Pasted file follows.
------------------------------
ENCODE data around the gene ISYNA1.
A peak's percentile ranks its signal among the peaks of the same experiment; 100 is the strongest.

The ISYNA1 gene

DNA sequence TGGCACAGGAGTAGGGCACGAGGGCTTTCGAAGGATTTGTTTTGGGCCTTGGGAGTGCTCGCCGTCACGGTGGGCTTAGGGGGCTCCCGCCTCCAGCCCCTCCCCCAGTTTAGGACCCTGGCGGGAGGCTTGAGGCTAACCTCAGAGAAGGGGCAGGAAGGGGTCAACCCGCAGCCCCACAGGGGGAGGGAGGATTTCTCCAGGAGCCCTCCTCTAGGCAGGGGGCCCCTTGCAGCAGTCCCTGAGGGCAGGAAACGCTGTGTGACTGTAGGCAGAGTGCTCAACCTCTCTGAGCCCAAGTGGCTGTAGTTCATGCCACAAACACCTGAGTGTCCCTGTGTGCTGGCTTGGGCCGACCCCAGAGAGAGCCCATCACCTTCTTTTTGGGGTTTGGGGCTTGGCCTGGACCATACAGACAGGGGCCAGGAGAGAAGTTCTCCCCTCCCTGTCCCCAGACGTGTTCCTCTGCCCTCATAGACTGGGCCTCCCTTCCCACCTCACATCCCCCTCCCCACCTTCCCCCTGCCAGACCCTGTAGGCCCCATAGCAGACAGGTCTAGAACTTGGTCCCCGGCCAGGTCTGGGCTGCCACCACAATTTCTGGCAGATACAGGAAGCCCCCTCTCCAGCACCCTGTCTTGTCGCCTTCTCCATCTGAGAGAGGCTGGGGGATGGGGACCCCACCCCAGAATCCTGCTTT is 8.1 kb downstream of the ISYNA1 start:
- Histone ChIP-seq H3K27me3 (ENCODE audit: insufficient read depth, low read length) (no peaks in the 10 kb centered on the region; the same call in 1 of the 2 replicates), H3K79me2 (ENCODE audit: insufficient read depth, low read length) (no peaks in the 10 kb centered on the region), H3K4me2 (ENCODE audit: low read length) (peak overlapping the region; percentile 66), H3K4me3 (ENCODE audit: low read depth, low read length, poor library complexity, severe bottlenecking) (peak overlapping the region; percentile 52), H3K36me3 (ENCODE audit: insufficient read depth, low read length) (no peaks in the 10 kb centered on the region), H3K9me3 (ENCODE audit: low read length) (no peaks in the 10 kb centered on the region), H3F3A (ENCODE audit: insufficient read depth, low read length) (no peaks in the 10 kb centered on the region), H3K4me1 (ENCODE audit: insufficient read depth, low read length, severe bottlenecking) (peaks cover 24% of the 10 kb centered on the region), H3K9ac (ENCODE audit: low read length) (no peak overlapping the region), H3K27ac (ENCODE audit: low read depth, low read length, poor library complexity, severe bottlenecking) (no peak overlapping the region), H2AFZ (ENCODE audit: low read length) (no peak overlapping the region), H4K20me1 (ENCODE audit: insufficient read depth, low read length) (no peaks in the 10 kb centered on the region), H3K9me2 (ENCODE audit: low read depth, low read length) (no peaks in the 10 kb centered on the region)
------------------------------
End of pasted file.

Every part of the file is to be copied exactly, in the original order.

ENCODE data around the gene ISYNA1.
A peak's percentile ranks its signal among the peaks of the same experiment; 100 is the strongest.

The ISYNA1 gene

DNA sequence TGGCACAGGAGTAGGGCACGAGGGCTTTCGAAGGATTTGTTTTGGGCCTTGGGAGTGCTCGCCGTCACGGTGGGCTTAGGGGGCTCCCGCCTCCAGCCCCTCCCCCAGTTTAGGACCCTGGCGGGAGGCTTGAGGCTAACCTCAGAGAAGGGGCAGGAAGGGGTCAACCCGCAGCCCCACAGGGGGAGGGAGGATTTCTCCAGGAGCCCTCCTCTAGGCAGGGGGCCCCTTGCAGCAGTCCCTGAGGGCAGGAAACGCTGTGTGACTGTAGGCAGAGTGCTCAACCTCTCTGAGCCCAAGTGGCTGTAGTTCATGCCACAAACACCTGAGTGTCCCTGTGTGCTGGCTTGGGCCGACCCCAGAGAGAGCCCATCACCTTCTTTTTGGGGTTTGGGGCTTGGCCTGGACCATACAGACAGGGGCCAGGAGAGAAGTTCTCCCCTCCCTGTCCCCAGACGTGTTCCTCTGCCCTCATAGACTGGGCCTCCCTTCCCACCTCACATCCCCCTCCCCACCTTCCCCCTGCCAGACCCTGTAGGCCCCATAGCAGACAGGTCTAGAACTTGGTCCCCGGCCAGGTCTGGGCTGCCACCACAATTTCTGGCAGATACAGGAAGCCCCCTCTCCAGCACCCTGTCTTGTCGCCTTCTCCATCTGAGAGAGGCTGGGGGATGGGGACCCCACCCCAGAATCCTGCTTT is 8.1 kb downstream of the ISYNA1 start:
- Histone ChIP-seq H3K27me3 (ENCODE audit: insufficient read depth, low read length) (no peaks in the 10 kb centered on the region; the same call in 1 of the 2 replicates), H3K79me2 (ENCODE audit: insufficient read depth, low read length) (no peaks in the 10 kb centered on the region), H3K4me2 (ENCODE audit: low read length) (peak overlapping the region; percentile 66), H3K4me3 (ENCODE audit: low read depth, low read length, poor library complexity, severe bottlenecking) (peak overlapping the region; percentile 52), H3K36me3 (ENCODE audit: insufficient read depth, low read length) (no peaks in the 10 kb centered on the region), H3K9me3 (ENCODE audit: low read length) (no peaks in the 10 kb centered on the region), H3F3A (ENCODE audit: insufficient read depth, low read length) (no peaks in the 10 kb centered on the region), H3K4me1 (ENCODE audit: insufficient read depth, low read length, severe bottlenecking) (peaks cover 24% of the 10 kb centered on the region), H3K9ac (ENCODE audit: low read length) (no peak overlapping the region), H3K27ac (ENCODE audit: low read depth, low read length, poor library complexity, severe bottlenecking) (no peak overlapping the region), H2AFZ (ENCODE audit: low read length) (no peak overlapping the region), H4K20me1 (ENCODE audit: insufficient read depth, low read length) (no peaks in the 10 kb centered on the region), H3K9me2 (ENCODE audit: low read depth, low read length) (no peaks in the 10 kb centered on the region)